An ambitious university-consolidation plan that folds Florida’s youngest and smallest colleges into the University of Florida was backed by a key House committee on Tuesday, following testy exchanges between state lawmakers and emotional testimony from students.
The proposed committee substitute to HB 7087, sponsored by Higher Education Subcommittee Chair Randy Fine, passed The House Higher Education Subcommittee on a near party-line vote. Democratic Reps. Carlos Guillermo Smith, Margaret Good, Evan Jenne, Joseph Geller, Nicolas Duran, Bobby DuBose, Richard Stark, Barbara Watson, Ben Diamond and Kionne McGhee voted no. Republican Rep. Mike LaRose also voted no.
The bill would allow undergraduate and graduate students at New College and Polytechnic to pay the same tuition and fees they were paying before the merger. Those prices would stick with the students until they graduate. New College and Florida Polytechnic would need to submit a merger application, which would have to be approved by the Commission on Colleges of the Southern Association of Colleges and Schools.
Fine argues the consolidation will save money, but the schools say the bill is rushed and hasn’t gotten enough study.
“I’m doing this now because it is the right thing to do. Spending is not caring. Spending more efficiently is,” he said.
When Fine first rolled out the proposal earlier this month, he had envisioned merging New College with Florida State University, but that plan was dropped days after Gov. Ron DeSantis and House Speaker Jose Oliva said it made more sense to consolidate the liberal arts school with a university that is geographically nearer.
Fine said FSU was taken off the table because it would be more cost-efficient to merge both schools with one university. UF was nailed as the option because it was closer to New College and Florida Polytechnic.
Fine declined to answer if UF wanted the universities or who was consulted in drafting the proposal. While the larger schools had not directly on the the record stated support or opposition to legislation, the smaller schools have said none of them were consulted and all of them were in opposition. No one from UF spoke at the committee hearing.
Mark Walsh with the University of South Florida says their preference is to not take on either of these mergers. USF is close to completing a legislative-mandated consolidation of the USF system and taking on more could disrupt that.
Fine argues New College and Florida Poly degrees are too costly to the state. The staff analysis cites a Florida Board of Governors PowerPoint presentation showing the cost of a New College degree is $197,681 and Florida Poly’s is $180,958. He argues that the cost of a UF degree to the state by comparison is just $31,598.
“These universities became universities because of decisions this Legislature made. They didn’t happen on their own. A stork didn’t fly over the state and drop a basket,” he said. “We’re the only ones who can merge them. That is our job.”
Eleanor Young is a sophomore studying computer science at New College. She urged the committee members to “do the Math” on the proposal.
“I’ve crunched the numbers on this proposal,” she said. “It claims a potential savings of only .048% of the state university system budget and as Rep Fine stated earlier, no analysis has been done on the cost of this merger.”
Florida Poly President Randy Avent also disputed Fine’s figures.
“The figure being cited for the total cost per Florida Poly degree was calculated based on our first graduating class, which was our smallest, and includes nonrecurring costs associated with starting the university and building its campus,” he said. “Our projected cost per degree this year is less than half that amount and will continue to decrease as we grow the student body.”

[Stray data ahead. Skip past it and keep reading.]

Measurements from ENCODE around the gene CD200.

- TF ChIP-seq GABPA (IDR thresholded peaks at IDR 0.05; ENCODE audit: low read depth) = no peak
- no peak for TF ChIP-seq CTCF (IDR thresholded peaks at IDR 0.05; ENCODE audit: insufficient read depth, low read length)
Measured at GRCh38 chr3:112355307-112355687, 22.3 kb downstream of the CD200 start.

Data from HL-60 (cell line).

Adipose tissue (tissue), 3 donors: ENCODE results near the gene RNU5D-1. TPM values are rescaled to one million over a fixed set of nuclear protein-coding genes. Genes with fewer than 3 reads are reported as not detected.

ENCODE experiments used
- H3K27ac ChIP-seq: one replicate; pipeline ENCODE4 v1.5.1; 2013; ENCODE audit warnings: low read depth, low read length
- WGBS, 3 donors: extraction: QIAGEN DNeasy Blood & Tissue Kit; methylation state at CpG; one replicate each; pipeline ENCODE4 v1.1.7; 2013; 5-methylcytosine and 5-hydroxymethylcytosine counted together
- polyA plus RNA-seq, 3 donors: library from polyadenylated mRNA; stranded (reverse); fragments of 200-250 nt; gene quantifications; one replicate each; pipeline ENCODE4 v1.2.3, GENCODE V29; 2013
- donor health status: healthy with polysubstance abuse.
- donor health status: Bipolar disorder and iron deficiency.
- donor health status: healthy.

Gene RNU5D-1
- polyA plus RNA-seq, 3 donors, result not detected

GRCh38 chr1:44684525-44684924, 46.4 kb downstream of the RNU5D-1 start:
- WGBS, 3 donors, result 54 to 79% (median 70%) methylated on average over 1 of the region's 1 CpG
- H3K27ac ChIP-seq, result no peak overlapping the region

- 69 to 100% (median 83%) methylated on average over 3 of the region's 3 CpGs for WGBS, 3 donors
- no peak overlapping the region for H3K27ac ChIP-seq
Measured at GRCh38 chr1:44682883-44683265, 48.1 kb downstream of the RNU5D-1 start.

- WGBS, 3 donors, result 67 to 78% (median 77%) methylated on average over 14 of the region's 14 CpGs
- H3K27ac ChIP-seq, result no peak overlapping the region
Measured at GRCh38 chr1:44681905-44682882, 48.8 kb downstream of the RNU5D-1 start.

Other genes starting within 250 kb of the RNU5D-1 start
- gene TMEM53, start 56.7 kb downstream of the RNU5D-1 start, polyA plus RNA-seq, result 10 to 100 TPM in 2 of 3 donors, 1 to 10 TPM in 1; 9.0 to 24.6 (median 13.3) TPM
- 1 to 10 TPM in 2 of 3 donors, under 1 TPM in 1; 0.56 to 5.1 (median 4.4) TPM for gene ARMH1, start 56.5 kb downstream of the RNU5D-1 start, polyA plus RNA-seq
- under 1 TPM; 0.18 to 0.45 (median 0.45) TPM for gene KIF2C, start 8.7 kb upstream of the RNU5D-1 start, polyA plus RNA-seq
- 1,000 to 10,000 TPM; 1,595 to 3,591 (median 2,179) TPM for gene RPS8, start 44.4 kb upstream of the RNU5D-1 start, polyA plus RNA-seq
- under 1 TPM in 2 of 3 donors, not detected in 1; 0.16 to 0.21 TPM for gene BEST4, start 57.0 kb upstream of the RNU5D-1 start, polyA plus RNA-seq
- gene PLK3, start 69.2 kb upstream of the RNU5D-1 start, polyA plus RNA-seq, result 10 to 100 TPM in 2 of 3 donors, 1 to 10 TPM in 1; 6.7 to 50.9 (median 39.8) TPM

Avent argued their students were graduating in 4 years at a rate 42% higher than the average of the other engineering colleges in the system and they have starting median salaries that are the highest in the system by $12,000.
“We have no idea of what the actual cost savings of this is going to be. None whatsoever,” Jenne said.
Smith echoed Jenne’s concerns.
“We say that we are concerned about costs and yet we don’t recognize the value of these institutions and we don’t even know what, if any, cost savings there will be if we implement this bill. This is a knee-jerk bill,” he said.
Fine argued that New College wasn’t boosting its enrollment numbers after receiving more than $10 million to help do so. He dropped additional statistics in his closing after public comment ended. He argued that New College students were less employable and earned less than UF graduates. He also cited statistics saying that New College and Florida Poly four-year graduation and retention rates are lower than UF.
Fine said he does not know how long the merger would take or the details of the consolidation plans, such as which institution would be identified in diplomas of New College and Florida Polytechnic graduates if the mergers are approved.
The diploma issue was one of the details that concerned students who testified before the House Appropriations Committee on Tuesday.
“We don’t know how our credits will transfer because none of this is outlined in the merger and as current students, we are fearful of what that could mean,” Sofia Lombardi, a New College freshman, told the panel.
Fine says running the bill brings him no joy.
“I’ve got news for you, nobody wants their stuff to be cut,” he said. “‘You didn’t consult them, they’re not going to be happy.’ Of course they’re not going to be happy. Find me one thing we’ve ever cut where people get excited about it.”
Fine got the votes he needed for it to pass out of committee. But no public speaker voiced support of it and no one who voted for the bill spoke in favor of it.
News Service of Florida contributed to this report.